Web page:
It’s often said that humans are “social animals.” What this means is that humans, like other animals in nature from ants to higher mammas like dolphins, are reared in groups and live most of our lives in groups.
And although, at times, some of us need solitude, we are by and large social. From the moment we are born until our deaths we rely on others for care, emotional support, learning, and so on.
By its nature, probing human society remains an interdisciplinary subject where no one area of expertise can fully explain all of the aspects of human social life. For centuries, political philosophers, anthropologies, sociologists, and psychologists have, at times, weighed in on the subject. More recently, a classic emerged that blurs in the line between psychology and philosophy, John Searle’s “The Construction of Social Reality,” which takes a shot at how humans “construct” social reality in our minds.
In this modern classic, Searle distinguishes between what he calls “brute” facts and “institutional” facts. The latter, institution facts, are things, like money, which only have meaning if individuals believe in that meaning.
“These facts can exist only if people have certain sorts of beliefs and other mental attitudes,” he writes. “In Moscow [Russia], in 1990 and 1991, packs of Marlboro cigarettes had attained the status of a kind of currency. People would accept payment in Marlboros, even if they themselves did not smoke.”
The above example is an illustration about how institutional facts come into being. Brute facts, on the other hand, are of a different sort. These types of facts, Searle says, are independent of the human mind. The statement, “gravity exists in the universe,” is a type of brute fact because it does not rely on the human mind or human societies to make it valid. This is, in a way, how our minds construct facts about the world. Many of the things we deal with on a daily basis, things such as money, marriage, and work are socially constructed, institutional facts.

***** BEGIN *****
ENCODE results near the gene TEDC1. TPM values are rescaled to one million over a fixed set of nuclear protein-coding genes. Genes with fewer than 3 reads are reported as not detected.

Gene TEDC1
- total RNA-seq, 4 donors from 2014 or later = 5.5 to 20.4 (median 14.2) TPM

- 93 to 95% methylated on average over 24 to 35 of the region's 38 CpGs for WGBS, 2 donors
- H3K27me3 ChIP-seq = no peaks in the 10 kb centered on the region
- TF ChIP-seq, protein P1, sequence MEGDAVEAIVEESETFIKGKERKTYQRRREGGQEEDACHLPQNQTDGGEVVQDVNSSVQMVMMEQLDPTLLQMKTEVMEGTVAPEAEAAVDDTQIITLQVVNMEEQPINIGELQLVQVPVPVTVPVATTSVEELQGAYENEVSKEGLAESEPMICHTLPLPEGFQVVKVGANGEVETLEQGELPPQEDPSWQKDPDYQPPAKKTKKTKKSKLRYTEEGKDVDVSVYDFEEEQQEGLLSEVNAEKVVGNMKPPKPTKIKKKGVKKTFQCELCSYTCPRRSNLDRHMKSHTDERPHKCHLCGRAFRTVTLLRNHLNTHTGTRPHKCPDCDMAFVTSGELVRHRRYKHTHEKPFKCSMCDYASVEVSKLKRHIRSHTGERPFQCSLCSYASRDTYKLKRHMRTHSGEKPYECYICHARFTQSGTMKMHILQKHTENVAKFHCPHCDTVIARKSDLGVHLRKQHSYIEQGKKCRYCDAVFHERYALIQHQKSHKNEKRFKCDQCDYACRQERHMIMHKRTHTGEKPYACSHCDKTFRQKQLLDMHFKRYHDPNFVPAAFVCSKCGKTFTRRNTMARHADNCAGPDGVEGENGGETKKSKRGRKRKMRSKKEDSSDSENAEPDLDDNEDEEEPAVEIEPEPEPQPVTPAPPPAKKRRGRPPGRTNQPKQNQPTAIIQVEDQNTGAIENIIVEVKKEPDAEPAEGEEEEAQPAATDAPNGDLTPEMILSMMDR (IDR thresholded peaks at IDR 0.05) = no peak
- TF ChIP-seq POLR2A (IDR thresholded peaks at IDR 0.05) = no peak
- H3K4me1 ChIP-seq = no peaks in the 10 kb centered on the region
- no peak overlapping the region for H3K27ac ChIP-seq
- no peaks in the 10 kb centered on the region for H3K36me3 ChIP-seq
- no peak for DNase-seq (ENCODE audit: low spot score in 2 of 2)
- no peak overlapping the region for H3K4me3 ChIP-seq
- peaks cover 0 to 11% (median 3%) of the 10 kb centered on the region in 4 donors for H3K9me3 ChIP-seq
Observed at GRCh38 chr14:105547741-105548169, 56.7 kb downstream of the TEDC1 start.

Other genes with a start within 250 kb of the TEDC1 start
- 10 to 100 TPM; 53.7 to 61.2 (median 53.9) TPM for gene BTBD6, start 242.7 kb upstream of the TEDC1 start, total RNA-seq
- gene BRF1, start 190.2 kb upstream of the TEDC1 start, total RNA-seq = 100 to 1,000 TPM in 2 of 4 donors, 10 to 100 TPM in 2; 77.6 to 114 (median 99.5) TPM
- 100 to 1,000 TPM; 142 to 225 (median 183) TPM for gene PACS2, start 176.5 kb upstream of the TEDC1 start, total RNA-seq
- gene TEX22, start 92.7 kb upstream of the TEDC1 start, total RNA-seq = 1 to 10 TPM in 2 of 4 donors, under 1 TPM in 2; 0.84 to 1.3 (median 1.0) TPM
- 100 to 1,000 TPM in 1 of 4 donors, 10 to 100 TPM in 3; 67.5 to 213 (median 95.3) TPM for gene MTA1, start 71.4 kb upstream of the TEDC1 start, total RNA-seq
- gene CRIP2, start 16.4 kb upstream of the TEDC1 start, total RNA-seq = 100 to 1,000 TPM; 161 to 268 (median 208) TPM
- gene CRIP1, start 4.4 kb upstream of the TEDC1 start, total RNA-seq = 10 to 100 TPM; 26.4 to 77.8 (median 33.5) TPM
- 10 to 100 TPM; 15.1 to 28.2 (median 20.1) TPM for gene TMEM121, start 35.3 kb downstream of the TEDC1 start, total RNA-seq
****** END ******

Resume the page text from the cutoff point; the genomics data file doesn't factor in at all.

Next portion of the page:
These and many other forms of social phenomenon are, in many ways, created by our own minds and the minds of others—even though at time we may think of money, marriage, and work, for instance, as naturally occurring forces of nature. This is, I think, what Searle means by “the social construction of reality”: each day we move throughout the world, a world that stands apart from us (brute facts) and a world that we have, in a way, helped to create (via institutional facts). It can be said, then, that our minds are makers of meaning.
Perhaps, through years of biological evolution, nature acted upon our brains to create our minds, and, at some critical point, our minds had become evolved and complex enough to act upon nature, and that was the moment in history when the social construction of reality was born.
Searle, J. B. (1995). The construction of social reality. The Free Press. New York, NY.